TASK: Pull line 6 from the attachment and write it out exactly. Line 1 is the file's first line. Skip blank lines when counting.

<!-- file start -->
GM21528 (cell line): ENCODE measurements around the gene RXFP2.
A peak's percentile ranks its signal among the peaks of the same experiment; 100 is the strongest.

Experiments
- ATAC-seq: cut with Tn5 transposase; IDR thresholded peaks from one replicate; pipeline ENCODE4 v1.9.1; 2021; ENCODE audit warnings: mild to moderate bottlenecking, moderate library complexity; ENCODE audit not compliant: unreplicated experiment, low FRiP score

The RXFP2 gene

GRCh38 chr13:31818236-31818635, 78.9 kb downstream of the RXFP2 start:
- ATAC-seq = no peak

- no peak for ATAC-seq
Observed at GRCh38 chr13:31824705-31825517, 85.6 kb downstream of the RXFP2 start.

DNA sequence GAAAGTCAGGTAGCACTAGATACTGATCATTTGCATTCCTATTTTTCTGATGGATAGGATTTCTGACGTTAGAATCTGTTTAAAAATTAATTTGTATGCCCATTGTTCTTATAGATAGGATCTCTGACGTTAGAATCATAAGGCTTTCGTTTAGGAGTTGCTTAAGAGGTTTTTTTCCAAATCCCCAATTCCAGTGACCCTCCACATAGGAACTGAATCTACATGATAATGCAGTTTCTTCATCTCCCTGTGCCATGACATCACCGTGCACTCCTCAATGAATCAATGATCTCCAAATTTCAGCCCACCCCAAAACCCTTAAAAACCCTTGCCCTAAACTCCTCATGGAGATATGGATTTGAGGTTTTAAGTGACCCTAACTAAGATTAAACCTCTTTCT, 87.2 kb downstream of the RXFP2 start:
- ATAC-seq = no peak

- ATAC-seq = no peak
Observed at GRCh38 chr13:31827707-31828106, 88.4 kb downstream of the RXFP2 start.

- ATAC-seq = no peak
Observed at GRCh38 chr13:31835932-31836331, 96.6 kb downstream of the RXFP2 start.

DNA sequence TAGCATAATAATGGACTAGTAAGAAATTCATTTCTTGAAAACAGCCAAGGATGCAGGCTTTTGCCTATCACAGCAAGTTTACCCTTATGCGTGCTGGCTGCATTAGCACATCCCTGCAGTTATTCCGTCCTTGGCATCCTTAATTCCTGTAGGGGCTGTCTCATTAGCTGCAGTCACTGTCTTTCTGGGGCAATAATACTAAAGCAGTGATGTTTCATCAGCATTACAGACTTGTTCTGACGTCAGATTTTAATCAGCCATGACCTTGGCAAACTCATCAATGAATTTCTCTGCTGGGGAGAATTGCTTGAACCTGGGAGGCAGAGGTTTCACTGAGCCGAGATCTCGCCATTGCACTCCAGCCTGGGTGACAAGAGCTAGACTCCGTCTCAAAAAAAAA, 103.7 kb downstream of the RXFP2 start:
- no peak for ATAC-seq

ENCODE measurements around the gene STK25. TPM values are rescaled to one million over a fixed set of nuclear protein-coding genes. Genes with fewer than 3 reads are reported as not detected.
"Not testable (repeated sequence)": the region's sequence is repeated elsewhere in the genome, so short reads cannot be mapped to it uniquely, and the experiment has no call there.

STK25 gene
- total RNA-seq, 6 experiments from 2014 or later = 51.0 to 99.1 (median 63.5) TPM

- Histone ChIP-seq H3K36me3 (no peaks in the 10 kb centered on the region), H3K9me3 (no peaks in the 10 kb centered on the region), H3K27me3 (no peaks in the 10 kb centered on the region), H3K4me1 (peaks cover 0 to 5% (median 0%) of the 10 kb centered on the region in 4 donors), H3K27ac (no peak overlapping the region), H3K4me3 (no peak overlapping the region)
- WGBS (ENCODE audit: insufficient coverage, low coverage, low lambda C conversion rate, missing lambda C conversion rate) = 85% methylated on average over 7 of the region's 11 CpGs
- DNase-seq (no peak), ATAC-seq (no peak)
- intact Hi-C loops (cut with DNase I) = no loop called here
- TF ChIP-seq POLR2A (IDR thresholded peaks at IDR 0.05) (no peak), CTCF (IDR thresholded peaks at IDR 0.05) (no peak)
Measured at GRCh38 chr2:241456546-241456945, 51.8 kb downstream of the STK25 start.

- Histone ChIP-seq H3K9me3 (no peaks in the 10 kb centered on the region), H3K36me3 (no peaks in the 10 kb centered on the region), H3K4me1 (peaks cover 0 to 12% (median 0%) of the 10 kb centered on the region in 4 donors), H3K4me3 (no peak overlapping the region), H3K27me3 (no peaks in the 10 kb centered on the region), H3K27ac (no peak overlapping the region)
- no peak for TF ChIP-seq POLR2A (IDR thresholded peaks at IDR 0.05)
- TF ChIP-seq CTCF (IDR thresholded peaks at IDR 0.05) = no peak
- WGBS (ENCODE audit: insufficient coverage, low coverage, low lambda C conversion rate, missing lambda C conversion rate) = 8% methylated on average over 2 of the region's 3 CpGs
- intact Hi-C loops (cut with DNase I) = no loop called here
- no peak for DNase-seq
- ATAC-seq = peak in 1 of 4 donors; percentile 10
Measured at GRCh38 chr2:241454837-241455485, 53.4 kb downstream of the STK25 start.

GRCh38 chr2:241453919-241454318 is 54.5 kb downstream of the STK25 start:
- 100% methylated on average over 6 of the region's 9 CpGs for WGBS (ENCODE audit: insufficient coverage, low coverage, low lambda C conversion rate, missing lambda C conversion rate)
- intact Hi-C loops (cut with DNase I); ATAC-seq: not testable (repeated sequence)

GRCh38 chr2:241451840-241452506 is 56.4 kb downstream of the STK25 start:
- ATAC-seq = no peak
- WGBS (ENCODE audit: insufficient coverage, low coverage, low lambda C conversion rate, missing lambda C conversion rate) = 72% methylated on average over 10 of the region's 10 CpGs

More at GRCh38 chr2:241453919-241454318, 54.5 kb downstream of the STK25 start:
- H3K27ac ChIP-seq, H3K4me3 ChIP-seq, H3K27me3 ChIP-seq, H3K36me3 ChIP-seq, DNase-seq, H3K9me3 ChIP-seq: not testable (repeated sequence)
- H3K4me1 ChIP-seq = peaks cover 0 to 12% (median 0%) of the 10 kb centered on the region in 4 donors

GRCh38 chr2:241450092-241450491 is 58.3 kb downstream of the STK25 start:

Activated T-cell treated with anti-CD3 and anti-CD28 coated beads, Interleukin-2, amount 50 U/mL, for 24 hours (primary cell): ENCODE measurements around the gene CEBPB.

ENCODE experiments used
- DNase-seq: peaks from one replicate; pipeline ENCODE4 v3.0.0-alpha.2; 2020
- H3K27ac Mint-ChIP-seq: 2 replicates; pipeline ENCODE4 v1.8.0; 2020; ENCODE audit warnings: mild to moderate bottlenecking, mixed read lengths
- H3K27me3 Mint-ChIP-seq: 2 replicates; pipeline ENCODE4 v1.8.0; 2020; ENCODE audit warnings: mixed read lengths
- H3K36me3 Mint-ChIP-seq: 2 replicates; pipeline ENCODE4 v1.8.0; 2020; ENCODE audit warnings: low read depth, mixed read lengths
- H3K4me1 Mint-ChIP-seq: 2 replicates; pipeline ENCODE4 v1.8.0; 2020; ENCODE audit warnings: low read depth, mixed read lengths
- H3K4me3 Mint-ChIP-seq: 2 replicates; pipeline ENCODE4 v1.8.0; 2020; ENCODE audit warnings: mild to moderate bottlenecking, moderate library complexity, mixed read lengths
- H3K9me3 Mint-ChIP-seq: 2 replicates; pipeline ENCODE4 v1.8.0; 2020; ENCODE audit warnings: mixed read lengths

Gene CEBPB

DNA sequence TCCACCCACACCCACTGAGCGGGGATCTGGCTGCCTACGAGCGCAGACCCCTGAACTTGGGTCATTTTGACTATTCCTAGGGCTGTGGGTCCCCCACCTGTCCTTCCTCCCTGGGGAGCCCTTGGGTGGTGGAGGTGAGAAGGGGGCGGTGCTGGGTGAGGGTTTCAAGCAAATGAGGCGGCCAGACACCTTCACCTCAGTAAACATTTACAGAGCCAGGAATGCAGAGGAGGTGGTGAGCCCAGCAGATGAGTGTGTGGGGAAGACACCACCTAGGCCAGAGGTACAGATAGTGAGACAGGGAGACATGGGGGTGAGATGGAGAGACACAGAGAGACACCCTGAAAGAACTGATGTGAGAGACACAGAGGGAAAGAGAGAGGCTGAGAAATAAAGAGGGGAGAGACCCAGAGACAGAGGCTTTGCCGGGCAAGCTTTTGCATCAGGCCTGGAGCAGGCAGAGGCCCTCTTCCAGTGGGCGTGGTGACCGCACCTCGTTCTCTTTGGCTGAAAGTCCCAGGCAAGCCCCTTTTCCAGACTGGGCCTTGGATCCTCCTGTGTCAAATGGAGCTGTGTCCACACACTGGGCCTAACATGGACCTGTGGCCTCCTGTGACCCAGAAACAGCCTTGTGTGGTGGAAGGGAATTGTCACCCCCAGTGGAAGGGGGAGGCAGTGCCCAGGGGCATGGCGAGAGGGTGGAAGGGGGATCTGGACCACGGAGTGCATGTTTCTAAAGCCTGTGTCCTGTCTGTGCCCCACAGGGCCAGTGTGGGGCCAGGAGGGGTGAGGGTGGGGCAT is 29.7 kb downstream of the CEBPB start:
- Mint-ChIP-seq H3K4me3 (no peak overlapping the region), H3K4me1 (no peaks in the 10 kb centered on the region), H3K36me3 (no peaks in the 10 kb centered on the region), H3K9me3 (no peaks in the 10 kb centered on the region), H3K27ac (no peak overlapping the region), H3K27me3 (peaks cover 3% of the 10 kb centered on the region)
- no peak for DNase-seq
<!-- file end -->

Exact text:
GRCh38 chr13:31818236-31818635, 78.9 kb downstream of the RXFP2 start: